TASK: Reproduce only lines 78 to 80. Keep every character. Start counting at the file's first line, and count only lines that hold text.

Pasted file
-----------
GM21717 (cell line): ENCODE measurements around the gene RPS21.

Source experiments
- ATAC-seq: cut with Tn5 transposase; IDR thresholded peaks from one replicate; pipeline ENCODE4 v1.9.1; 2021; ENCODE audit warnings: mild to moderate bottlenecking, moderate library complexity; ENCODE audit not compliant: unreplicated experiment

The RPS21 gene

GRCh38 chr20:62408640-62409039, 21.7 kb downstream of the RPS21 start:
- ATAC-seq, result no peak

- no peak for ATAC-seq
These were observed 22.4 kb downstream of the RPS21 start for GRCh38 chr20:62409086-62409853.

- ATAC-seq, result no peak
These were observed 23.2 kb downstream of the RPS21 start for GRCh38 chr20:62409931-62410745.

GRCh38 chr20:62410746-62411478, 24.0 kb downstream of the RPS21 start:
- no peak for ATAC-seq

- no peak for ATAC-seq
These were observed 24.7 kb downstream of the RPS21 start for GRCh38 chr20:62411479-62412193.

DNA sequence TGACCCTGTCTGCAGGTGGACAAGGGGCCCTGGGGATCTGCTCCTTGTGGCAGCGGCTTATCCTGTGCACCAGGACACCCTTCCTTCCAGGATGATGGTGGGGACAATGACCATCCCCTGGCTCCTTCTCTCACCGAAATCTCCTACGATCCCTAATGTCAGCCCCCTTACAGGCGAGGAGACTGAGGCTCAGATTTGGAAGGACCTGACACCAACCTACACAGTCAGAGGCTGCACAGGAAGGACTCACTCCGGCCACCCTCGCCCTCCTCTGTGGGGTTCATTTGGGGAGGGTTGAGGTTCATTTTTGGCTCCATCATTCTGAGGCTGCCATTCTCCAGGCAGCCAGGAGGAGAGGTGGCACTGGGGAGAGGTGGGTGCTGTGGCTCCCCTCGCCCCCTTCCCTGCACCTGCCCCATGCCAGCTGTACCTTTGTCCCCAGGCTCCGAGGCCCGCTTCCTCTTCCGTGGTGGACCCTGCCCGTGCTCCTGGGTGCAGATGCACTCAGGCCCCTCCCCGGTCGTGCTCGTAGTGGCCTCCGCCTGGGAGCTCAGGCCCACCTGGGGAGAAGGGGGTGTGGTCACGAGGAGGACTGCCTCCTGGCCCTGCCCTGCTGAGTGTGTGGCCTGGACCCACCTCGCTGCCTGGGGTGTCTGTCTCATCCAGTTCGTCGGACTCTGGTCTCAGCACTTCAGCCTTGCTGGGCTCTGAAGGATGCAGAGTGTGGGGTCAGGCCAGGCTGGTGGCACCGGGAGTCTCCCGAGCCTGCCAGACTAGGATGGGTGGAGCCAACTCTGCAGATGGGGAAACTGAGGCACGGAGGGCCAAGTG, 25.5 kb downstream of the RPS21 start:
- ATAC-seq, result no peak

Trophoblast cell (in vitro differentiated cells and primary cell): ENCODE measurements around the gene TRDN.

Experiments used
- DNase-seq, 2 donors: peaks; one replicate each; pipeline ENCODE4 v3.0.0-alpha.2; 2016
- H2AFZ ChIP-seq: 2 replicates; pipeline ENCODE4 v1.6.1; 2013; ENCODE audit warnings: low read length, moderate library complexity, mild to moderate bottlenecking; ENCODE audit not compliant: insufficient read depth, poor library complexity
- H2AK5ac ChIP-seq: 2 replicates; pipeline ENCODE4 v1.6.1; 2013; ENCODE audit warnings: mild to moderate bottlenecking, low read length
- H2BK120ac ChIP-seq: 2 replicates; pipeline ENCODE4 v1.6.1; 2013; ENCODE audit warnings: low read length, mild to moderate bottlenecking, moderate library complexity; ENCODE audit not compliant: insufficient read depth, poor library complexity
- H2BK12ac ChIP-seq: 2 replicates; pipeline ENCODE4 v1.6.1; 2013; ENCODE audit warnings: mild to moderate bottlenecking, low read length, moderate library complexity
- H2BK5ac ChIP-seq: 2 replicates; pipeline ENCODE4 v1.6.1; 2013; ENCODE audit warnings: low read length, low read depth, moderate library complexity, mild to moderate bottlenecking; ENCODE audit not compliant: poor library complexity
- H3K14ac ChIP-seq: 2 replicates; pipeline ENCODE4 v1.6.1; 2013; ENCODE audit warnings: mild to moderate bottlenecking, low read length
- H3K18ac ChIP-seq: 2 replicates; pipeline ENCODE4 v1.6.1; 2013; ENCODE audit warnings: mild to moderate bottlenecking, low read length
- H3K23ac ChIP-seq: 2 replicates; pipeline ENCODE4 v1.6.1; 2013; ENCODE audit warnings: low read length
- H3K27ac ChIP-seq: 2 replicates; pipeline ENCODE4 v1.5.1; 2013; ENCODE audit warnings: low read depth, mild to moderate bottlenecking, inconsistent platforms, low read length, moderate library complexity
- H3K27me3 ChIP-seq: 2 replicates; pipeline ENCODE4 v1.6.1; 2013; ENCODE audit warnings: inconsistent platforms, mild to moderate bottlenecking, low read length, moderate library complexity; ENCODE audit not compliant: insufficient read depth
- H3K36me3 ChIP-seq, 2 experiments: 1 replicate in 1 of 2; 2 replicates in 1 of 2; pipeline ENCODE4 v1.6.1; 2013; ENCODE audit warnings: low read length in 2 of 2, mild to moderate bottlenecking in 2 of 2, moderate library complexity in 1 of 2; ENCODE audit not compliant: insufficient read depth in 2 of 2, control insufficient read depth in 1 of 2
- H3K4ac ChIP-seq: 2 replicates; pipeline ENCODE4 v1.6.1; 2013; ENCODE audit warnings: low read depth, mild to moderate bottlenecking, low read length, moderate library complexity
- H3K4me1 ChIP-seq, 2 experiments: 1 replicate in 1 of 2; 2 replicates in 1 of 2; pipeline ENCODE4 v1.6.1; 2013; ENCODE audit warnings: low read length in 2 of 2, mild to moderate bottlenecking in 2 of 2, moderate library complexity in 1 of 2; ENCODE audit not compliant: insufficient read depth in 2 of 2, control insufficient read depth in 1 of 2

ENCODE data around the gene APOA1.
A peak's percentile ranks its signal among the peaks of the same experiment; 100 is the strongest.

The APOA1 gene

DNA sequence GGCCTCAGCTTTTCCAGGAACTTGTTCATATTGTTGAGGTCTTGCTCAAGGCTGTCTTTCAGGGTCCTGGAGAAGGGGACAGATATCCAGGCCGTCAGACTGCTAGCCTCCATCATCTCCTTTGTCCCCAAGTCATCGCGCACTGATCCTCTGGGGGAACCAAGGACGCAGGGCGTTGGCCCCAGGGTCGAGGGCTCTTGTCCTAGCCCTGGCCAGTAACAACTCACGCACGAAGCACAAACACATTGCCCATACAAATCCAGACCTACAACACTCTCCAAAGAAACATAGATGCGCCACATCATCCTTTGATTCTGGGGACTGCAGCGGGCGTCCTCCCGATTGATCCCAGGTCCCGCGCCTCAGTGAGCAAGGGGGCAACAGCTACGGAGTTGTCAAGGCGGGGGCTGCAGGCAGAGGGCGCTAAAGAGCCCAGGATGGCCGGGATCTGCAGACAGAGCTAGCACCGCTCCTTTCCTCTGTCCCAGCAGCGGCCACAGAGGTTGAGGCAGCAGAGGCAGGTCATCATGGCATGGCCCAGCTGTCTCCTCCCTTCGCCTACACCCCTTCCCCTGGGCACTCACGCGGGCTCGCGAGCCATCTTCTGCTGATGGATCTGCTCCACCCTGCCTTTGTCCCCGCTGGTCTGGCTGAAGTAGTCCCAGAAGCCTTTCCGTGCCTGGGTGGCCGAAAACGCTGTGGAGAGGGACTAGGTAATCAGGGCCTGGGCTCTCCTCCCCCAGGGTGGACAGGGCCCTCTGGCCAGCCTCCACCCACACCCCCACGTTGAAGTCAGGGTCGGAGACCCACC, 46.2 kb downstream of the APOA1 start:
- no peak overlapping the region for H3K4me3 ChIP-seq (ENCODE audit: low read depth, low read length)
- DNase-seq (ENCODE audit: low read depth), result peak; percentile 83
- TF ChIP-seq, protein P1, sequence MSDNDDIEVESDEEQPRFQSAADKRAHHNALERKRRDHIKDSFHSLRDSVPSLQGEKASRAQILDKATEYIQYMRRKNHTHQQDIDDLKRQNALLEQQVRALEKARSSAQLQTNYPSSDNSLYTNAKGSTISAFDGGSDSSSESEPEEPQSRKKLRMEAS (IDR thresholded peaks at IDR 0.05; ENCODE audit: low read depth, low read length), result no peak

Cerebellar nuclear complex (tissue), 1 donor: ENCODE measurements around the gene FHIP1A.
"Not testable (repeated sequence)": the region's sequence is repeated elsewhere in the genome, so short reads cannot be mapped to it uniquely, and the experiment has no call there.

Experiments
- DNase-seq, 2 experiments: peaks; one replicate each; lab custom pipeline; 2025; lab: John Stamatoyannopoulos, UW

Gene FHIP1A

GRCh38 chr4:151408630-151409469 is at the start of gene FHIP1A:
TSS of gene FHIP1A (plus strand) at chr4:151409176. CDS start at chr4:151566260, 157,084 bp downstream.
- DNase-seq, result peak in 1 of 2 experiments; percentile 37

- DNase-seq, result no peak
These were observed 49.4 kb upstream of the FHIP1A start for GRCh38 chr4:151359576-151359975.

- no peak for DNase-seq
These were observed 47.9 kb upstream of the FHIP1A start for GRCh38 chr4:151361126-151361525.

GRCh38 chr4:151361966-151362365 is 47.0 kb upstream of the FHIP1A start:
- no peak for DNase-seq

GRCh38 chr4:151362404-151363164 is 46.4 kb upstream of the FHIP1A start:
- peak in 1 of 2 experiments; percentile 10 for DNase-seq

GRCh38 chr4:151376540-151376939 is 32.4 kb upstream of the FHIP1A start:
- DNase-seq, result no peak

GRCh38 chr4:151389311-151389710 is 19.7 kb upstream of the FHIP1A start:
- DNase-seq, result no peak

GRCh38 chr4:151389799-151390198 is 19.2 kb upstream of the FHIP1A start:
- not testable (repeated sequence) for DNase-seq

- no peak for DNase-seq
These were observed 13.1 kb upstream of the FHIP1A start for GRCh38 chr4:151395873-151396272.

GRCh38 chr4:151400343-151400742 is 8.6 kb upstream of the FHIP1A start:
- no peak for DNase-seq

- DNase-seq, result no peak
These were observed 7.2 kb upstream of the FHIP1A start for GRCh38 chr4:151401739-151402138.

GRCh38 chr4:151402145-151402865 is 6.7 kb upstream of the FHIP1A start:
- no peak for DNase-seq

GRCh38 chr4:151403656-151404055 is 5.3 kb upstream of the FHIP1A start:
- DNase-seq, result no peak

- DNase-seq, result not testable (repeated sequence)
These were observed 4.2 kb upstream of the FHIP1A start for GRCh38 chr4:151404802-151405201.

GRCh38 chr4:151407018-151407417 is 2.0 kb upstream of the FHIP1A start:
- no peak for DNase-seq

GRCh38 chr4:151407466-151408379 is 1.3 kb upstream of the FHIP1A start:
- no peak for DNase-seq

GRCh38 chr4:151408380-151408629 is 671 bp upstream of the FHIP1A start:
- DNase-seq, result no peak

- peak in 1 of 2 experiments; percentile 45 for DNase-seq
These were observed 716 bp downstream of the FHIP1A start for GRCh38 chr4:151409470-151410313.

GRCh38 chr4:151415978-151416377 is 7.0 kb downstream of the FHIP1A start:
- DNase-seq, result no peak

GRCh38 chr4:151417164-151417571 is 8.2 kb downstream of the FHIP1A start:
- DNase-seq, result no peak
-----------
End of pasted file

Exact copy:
GRCh38 chr4:151408380-151408629 is 671 bp upstream of the FHIP1A start:
- DNase-seq, result no peak

- peak in 1 of 2 experiments; percentile 45 for DNase-seq